About

The main idea behind building DamnBASIC was to have a tool that would help me build games using a higher language definition and then generate code for platforms that had a MOS 6502 chip (Commodore 64, NES, Atari 800, Apple II, etc…).

The language

The first thing I did was create a BNF document that would allow me to define the syntax structure of the language. I wasn’t looking to build a new type of semantic, I only wanted an easy to use and already known syntax. That’s why I decided to go for a BASIC-ish / C-ish type of syntax. This is how I wanted the language to look:

let z = 0

func fibonacci(n)
    if (n = 0)
        return 0
    elseif (n = 1)
        return 1
    end
    return fibonacci(n - 1) + fibonacci(n - 2)
end

func main()
    z = fibonacci(10)
end

This looks like something simple and straight forward if you’ve ever programmed in a C based language.

Building the thing

The good thing about having a BNF document is that you can use is as a reference for each step on the building of the compiler. The first thing I looked for were terminals. In this case I had digits [0-9], alphabetic characters [a-zA-Z], multiple symbols [+|-|*|/|…] and finally keywords like “if”, “else”, “func”, etc. Once I’ve read the symbols I was able to construct tokens. Tokens are used by the parser to generate a syntax tree.

Here you can see the whole list of tokens I had.

enum token_type
{
    LINEFEED,
    ENDOFFILE,
    WORD_OR,
    WORD_AND,
    WORD_NOT,
    WORD_FUNC,
    WORD_IF,
    WORD_ELSEIF,
    WORD_ELSE,
    WORD_LET,
    WORD_END,
    WORD_RET,
    WORD_WHILE,
    WORD_BAND,
    WORD_XOR,
    WORD_BOR,
    WORD_SHL,
    WORD_SHR,
    WORD_MOD,
    SYM_NOTEQU,
    SYM_EQU,
    SYM_LT,
    SYM_GT,
    SYM_LTEQU,
    SYM_GTEQU,
    SYM_PLUS,
    SYM_MINUS,
    SYM_SLASH,
    SYM_ASTERISK,
    SYM_COMMA,
    SYM_LPAREN,
    SYM_RPAREN,
    IDENTIFIER,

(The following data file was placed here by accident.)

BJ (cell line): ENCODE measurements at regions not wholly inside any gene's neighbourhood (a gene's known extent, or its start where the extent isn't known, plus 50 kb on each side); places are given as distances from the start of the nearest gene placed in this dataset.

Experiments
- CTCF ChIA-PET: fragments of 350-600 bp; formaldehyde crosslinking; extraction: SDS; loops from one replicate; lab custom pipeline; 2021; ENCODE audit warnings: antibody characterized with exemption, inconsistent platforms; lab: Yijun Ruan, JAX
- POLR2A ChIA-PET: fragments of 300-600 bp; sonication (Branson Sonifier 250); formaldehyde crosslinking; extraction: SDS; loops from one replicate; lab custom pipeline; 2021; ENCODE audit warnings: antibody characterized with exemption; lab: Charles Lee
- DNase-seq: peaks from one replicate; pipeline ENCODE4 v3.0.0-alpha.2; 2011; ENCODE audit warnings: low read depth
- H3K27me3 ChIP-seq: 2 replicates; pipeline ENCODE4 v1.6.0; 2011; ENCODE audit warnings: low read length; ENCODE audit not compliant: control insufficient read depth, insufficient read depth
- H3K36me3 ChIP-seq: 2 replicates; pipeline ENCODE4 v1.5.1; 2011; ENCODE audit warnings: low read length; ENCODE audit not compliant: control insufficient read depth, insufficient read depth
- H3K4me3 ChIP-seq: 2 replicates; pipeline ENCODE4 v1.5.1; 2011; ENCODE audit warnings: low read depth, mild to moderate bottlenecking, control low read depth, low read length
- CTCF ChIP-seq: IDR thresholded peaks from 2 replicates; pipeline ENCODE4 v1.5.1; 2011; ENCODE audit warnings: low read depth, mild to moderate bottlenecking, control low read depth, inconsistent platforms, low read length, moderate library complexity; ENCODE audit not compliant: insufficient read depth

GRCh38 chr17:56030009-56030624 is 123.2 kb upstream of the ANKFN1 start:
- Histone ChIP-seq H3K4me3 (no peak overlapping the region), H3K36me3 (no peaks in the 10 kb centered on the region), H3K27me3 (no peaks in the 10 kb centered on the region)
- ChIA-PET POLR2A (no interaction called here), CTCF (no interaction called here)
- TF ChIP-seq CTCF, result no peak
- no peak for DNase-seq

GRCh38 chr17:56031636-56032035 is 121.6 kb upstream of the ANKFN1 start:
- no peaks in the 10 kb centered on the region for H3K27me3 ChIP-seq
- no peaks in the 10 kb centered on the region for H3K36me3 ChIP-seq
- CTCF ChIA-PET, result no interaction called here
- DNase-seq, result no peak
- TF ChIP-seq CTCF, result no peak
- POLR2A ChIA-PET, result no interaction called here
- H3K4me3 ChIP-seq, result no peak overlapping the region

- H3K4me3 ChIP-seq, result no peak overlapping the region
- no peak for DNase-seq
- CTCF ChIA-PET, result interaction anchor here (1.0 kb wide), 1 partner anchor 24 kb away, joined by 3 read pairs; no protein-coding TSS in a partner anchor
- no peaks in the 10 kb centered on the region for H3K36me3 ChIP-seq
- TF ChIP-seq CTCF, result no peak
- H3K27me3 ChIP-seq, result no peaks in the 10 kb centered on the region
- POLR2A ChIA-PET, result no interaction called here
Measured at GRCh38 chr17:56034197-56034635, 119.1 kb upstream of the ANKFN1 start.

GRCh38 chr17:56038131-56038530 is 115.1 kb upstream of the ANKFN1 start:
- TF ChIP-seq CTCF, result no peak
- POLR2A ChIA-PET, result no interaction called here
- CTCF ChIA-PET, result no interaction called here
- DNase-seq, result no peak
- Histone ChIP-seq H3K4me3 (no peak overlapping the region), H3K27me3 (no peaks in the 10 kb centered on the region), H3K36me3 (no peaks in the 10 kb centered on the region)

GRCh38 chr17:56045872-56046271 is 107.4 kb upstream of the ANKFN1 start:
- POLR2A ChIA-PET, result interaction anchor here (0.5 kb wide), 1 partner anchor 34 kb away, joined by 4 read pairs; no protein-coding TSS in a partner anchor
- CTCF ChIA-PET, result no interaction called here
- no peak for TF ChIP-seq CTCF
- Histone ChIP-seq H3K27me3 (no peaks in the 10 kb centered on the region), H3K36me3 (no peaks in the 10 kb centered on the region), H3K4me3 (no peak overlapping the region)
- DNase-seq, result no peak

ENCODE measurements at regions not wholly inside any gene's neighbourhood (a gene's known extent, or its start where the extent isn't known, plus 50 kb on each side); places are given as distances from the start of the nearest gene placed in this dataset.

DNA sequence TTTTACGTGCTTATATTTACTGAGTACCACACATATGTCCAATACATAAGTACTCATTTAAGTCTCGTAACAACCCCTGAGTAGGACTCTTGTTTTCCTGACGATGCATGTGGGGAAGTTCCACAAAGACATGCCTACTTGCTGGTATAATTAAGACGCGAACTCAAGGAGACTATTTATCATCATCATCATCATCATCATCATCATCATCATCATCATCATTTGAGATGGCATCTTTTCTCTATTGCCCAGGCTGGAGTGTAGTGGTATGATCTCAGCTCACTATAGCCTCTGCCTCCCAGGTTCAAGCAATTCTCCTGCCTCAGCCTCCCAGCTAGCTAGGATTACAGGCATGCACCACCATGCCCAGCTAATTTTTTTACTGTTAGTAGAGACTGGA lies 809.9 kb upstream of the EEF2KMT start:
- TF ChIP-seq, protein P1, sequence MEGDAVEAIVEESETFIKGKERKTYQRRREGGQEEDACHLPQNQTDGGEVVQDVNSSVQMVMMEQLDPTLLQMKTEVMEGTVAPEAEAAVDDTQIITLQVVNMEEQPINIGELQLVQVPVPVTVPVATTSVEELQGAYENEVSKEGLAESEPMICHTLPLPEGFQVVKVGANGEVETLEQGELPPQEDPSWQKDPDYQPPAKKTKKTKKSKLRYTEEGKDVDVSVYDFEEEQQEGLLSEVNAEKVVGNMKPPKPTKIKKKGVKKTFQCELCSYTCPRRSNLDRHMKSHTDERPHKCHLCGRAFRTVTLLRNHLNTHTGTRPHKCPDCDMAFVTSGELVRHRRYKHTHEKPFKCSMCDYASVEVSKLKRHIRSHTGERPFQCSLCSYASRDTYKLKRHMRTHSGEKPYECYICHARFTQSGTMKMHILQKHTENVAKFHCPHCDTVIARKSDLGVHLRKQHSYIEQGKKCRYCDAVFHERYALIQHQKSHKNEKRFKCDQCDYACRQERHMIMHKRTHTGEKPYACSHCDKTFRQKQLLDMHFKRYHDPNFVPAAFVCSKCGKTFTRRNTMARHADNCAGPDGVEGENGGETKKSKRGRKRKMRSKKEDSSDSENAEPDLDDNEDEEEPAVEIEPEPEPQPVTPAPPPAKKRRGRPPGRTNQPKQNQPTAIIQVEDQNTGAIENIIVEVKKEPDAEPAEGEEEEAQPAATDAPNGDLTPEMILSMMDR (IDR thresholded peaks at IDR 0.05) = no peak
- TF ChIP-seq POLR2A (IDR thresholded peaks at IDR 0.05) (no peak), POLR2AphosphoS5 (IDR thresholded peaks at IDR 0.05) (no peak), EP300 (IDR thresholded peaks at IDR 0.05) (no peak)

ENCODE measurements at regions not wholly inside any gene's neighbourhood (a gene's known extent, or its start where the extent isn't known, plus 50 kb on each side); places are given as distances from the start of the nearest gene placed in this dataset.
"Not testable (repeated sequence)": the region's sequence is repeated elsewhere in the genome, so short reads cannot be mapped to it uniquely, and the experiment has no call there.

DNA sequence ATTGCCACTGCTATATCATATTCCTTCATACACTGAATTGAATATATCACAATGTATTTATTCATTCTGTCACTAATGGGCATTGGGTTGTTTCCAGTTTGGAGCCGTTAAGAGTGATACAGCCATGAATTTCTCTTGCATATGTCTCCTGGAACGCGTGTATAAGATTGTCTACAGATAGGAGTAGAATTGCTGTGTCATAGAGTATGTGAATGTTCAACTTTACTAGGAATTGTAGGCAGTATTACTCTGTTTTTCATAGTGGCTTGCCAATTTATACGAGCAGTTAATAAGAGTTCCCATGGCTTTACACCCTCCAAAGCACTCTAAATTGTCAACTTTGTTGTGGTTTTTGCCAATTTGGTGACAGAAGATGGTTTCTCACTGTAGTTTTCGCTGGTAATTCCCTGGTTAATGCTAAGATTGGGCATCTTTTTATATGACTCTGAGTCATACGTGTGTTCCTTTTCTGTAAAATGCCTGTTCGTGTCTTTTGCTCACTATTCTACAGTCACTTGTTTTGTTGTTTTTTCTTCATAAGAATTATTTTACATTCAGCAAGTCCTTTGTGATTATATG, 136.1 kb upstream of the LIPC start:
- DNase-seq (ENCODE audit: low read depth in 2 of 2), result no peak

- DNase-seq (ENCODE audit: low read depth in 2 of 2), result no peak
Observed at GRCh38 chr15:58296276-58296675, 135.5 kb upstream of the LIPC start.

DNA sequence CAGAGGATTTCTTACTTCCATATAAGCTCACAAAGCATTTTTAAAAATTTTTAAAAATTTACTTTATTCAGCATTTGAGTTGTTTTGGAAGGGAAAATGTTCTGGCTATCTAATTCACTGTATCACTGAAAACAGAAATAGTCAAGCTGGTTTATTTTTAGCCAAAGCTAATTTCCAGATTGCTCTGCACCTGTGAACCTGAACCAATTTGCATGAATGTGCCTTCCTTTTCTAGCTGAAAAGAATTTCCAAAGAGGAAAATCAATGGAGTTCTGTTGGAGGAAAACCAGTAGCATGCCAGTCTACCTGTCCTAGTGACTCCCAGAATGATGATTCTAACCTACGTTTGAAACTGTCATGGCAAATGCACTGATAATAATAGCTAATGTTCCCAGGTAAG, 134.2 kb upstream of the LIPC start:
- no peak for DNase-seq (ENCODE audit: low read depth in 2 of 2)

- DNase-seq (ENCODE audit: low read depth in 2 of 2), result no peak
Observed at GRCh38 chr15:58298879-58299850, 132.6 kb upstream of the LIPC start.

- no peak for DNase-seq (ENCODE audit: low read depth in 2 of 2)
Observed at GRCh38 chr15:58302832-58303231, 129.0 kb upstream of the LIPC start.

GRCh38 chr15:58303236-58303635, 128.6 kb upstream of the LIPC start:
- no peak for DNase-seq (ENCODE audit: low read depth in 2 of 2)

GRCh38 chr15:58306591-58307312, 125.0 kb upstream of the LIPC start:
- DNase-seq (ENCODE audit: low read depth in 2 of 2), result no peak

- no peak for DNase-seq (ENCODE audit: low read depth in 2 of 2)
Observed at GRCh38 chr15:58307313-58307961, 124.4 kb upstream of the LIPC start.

NUMBER,
    BOOLEAN
};

The token was a very simple structure which only had a type, raw value and the line of the scan.

struct token
{
    token_type type;
    string raw_value;
    int line;
};

The scanning routine is very simple and it’s broken in multiple parts in a hierarchical way. For example the first thing I want to scan is white spaces and comments then it would be symbols after that keywords and finally terminals like boolean values, numbers and identifiers. The main loop looks something like this.

while (!at_eof())
{
    token* current_token = nullptr;
    if (has_empty_space(current_token)) continue;
    else if(has_symbols(current_token));
    else if(has_keywords(current_token));
    else if(has_terminal(current_token));
    else
    {
        error("Invalid Symbol");
    }
    if (token) 
    {
        stream.push_back(token);
    }
}

Lets break apart the “has_terminal” function so we can see how we can process string of characters and translate that into a usable token. The body of the function is very similar to our main loop. You’ll see this a lot through the compiler because it’s highly based on the BNF document which breaks each step into smaller parts.

bool has_terminal(token*& current_token) 
{
    if (has_number(current_token)) return true;
    if (has_boolean(current_token)) return true;
    if (has_identifier(current_token)) return true;
    return false;
}

Lets finish disecting “has_number”. First we want to check if the current character is a valid number. There are multiple ways we can do that. We could check if the characters ASCII value is in the range of [0-9] values or we could just compare it to all the characters in a string “0123456789”. So what we’ll do is loop until we stop getting a match or we reach the end of the file/string we are reading.

bool has_number(token*& current_token) 
{
    if (current_char >= '0' && current_char <= '9') 
    {
        current_token = new token(NUMBER);
        current_token->raw_value = current_char;
        current_char = next_char();
        while (current_char >= '0' && current_char <= '9')
        {
            current_token->raw_value += current_char;
            current_char = next_char();
        }
        return true;
    }
    return false;
}

Here you can see a very nice video example explaining more about state machines and the use on language design. Basically the BNF document I wrote is a less “academic” representation of a finite state automata.